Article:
Time interval between surgery and last CT (hours)** 7.7 [2.3–14.8]
Rankin (30 days score)** 4 [3.3–6]
Rankin (discharge score)** 4 [3–4]
Discharge rate (%)*** 14 (70)
Death rate (%)*** 6 (30)
Hospitalization time (days)** 21.5 [9.5–34.5]

NIHSS: National Institutes of Health Stroke Scale; NCI: neurosurgery; CT: computerized tomography. *Continuous variable expressed as average ± standard deviation; **Asymmetrical variables expressed as median and interquartile interval; ***Categorical variables expressed as n (%).

The DC mortality rate evaluated 30 days postoperatively (Figure) was 30% (95%CI 14.5–51.9).

Figure Kaplan-Meier curve of in-hospital mortality of patients included in the study. 


To the best of our knowledge, this is the first study that assessed the DC outcome in malignant MCA infarction in an academic hospital in Brazil, considered a reference for the treatment of stroke patients nationwide. As a main finding, there was a 30% mortality rate among patients subjected to DC. Another Brazilian study, involving 34 patients, showed similar data, with a surgical mortality rate of 26%11.

Previous studies12,13 have recommended performing DC for the treatment of malignant cerebral infarction in patients aged 60 years or less, before clinical or radiological signs of brain herniation, within a time frame of 48 hours. In the present study, we had an average age of 52.7 ± 7.4 years, including three patients over 60 years of age. The average age of patients in the randomized controlled trials HeADDFIRST14, DECIMAL9, DESTINY8 and HAMLET7 was, respectively, 54.6; 43.4; 44.6 and 48.2 years.

Several studies have reported that age should be considered an important factor in patients to be submitted to the surgical procedure15,16,17. The decision for patients over 60 years of age must be individualized: there is great controversy regarding this cut-off point, as some authors describe benefits beyond this age-group12,15,18,19, while others report unfavorable outcomes6,7,8,9. In the present study, three patients over 60 years of age were included. A Chinese study evaluated the effectiveness of DC in patients over 80 years of age, concluding that DC, even in patients in this age group, may increase the survival rate without severe compromise of functionality18. In a recent American study, involving more than 1,600 patients, the authors reported the results according to age as uni- and multivariate analysis, not taking into account this variable as a significant predictor of clinical outcome20.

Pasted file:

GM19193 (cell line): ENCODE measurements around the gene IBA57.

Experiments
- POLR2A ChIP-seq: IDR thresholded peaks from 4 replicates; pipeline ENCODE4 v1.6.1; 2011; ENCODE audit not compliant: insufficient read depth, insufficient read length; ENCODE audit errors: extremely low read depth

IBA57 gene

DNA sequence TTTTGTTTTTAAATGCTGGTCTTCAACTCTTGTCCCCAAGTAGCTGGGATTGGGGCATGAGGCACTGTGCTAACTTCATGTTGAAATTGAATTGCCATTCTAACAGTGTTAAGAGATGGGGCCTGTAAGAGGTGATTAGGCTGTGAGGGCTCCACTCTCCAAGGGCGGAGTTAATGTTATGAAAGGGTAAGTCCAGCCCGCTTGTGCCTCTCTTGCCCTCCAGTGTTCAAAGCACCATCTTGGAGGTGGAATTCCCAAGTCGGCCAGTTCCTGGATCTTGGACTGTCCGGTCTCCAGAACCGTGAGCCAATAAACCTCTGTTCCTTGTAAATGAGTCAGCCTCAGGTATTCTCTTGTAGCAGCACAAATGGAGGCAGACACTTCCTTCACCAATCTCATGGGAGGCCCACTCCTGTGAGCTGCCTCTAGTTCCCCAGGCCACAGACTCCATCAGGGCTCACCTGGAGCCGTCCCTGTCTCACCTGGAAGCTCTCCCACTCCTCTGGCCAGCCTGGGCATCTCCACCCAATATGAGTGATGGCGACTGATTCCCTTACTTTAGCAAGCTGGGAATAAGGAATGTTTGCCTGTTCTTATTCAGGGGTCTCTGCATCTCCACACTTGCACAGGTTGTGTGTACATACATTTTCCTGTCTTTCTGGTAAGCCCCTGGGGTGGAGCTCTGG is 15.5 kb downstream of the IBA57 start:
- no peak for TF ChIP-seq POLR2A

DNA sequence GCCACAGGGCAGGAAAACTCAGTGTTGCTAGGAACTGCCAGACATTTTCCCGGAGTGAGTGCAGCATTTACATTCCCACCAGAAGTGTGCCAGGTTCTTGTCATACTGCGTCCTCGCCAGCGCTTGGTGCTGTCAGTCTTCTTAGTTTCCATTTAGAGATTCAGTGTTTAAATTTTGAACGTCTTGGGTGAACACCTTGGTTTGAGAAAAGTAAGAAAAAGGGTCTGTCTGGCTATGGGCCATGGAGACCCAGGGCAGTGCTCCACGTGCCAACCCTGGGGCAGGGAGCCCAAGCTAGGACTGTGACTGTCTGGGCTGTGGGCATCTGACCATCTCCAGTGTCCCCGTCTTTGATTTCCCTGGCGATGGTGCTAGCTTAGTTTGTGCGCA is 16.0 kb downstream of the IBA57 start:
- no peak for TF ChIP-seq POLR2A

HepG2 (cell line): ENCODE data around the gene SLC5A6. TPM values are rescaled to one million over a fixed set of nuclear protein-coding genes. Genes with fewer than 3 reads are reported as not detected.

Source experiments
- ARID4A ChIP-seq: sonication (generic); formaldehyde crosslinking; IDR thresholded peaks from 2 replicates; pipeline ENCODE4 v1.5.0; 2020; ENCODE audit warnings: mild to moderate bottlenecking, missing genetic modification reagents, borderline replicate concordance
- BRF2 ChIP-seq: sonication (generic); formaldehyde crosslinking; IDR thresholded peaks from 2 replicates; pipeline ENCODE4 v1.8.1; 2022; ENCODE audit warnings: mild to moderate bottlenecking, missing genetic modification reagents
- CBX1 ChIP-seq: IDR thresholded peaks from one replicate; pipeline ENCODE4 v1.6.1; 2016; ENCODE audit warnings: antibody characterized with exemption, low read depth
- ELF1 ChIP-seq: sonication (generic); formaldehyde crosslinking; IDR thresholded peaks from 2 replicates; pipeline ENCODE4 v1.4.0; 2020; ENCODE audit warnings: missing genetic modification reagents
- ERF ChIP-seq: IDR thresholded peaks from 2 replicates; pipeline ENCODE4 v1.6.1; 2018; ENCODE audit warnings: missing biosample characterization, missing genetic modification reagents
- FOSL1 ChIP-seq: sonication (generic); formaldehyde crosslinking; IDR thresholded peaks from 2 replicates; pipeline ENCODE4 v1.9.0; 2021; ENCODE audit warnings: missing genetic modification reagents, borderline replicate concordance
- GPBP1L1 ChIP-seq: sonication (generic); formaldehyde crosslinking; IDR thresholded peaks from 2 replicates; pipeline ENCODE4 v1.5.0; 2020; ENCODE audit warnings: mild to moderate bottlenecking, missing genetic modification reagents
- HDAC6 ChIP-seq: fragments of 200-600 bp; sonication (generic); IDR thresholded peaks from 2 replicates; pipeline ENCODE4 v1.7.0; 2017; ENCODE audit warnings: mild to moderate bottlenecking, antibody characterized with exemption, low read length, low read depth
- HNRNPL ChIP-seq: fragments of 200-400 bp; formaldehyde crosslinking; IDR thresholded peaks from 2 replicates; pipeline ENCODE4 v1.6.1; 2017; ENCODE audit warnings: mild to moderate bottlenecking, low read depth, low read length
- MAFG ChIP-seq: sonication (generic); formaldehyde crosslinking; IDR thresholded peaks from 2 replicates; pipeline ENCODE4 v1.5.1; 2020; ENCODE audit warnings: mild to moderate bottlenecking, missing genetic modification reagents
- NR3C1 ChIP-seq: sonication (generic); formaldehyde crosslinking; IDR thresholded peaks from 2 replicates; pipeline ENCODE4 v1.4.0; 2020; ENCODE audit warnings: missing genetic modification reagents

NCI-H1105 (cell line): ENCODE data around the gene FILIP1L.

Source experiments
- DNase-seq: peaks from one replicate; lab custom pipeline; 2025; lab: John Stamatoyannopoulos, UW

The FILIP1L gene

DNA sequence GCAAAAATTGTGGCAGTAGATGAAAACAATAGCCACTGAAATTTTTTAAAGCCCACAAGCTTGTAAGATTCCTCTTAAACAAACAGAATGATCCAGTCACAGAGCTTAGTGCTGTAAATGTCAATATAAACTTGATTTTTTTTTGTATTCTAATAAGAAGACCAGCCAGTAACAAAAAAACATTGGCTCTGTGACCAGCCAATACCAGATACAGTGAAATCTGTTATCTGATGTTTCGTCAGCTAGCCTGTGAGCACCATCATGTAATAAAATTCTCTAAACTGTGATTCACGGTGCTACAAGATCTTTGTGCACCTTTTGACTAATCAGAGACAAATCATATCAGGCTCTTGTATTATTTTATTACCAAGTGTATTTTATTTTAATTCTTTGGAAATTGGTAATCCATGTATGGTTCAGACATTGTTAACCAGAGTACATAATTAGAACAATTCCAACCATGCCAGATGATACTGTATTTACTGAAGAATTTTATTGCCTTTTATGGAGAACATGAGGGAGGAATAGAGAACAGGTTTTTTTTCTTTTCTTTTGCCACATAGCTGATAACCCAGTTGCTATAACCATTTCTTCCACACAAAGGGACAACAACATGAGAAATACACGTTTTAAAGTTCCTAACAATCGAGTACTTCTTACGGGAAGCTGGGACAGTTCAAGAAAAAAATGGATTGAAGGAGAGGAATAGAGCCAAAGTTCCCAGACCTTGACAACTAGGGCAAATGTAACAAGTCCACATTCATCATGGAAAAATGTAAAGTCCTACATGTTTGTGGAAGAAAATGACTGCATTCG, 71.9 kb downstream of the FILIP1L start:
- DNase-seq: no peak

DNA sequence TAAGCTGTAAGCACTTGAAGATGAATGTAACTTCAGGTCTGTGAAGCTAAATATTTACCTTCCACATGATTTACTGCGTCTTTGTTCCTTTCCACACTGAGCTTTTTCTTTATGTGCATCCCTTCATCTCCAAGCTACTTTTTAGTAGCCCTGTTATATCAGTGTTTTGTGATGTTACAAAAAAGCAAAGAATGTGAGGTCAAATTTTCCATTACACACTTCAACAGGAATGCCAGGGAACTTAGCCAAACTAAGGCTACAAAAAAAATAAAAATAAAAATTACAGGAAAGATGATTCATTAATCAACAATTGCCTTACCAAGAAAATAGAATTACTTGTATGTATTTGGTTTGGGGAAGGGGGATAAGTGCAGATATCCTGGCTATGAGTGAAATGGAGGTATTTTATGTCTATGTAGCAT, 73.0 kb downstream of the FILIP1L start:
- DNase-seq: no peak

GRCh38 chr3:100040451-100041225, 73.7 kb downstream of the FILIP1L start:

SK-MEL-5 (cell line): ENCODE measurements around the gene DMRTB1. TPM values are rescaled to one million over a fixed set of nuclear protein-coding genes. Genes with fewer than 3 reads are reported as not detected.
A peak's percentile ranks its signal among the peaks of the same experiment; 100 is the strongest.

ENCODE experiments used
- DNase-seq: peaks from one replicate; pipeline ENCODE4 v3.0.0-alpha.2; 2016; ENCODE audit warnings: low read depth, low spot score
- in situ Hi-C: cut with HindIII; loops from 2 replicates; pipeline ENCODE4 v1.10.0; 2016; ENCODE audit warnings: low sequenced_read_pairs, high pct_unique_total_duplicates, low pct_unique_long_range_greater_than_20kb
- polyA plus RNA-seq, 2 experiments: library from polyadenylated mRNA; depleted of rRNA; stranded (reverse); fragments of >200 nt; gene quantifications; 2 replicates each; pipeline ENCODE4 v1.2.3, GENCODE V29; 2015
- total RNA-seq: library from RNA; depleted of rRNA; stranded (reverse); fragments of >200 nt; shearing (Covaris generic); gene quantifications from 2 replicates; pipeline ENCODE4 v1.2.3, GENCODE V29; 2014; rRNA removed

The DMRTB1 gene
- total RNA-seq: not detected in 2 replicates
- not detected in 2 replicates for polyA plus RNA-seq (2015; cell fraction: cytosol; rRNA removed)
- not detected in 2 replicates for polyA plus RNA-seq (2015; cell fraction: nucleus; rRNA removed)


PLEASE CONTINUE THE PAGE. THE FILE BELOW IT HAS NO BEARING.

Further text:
In the present study, an average of 3,5 points in the mRS score was found among survivors, a value considered acceptable (mild to moderately severe disability), as those patients probably would have died without surgical treatment. A recent cross-sectional and multicenter study aimed at identifying the opinion of more than 1,800 physicians, with clinical experience in MCA treatment, about what they considered an acceptable disability. The majority of respondents (79.3%) considered acceptable mRS scores of 3 or greater21.

Individuals affected by a malignant ischemic event are seldom discharged without severe clinical deficits; this data is in accordance with a recent study of meta-analysis carried out in China, involving more than 700 patients, that considered an mRS of 4 a good functional result10.

In two out of the 20 patients in the sample, it was not possible to clearly determine the approximate time lapse from stroke to admission in the emergency unit of the hospital. In those where this information could be obtained, the average time was 13.2 ± 1.4 hours. Such data has a potential clinical significance, since the longer the time between the ictus, the diagnosis and the operation procedure, the smaller the chances of positive outcomes are.

The median time between the ictus and the operation was 28.1 [21.2–50.6] hours, different from another Brazilian study with 34 cases that presented an average time of 2.05 days11. We highlight that, among the studied patients, three were submitted to the procedure late, due to the lack of a clear definition of the MCA territory hypodensity > 2/3. This was confirmed by the number of CTs before the operation (2.2 [1–5]), data that suggests the caution with which the surgical procedures were indicated. In the same manner, the time elapsed from the last CT to the surgical procedure was 8.7 [2–23] hours, somewhat large, but justified by the logistical difficulties, since this hospital is a teaching hospital with a very busy emergency department requiring surgery, and a waiting list for the available operating rooms. Even without immediate availability of an operating room, the neurosurgery team remained in constant contact, evaluating and handling of these patients, which can be underlined by the time-elapsed hours between the last neurosurgery evaluation and the surgical procedure: up to 50% of the evaluated patients were subjected to surgery within 2,9 hours.

The median time of hospitalization, including the ICU and infirmary stay, was 21.5 [9.5–34.5] days. In a retrospective study carried out in France, where ten patients subjected to DC were evaluated, the average ICU stay was 22 days (3–58)22. It is important to highlight that the time of the present study was measured from the time of hospitalization to the final outcome, including one (5%) who was hospitalized for an elective tracheoplasty and fifteen days later suffered a stroke.

An average NIHSS score of 17.6 ± 3.2 was found upon hospitalization, which demonstrates the clinical severity of the patients. In a recent Japanese study involving 355 patients, an average NIHSS score of 18 points (minimum 0 – maximum 38) was shown at admission, and in the DC group it was 215. These results suggest that the patients in our study followed strict selection criteria for the surgical procedure.

A real limitation of this study is the type of outlining used, since the group of patients subjected to the DC procedure was not compared to any other patients subjected to conservative treatment, as reported in the major randomized clinical trials7,8,9,12.

In conclusion, when performed based on a strict institutional protocol, DC is a great treatment option for the decrease of mortality and morbidity rates.


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Received: November 30, 2016; Accepted: February 14, 2017

Correspondence: Gianise Toboliski Bongiorni; Hospital de Clínicas de Porto Alegre; Rua Ramiro Barcelos, 2350; 90035-007 Porto Alegre RS, Brasil; E-mail:

Conflict of interest: There is no conflict of interest to declare.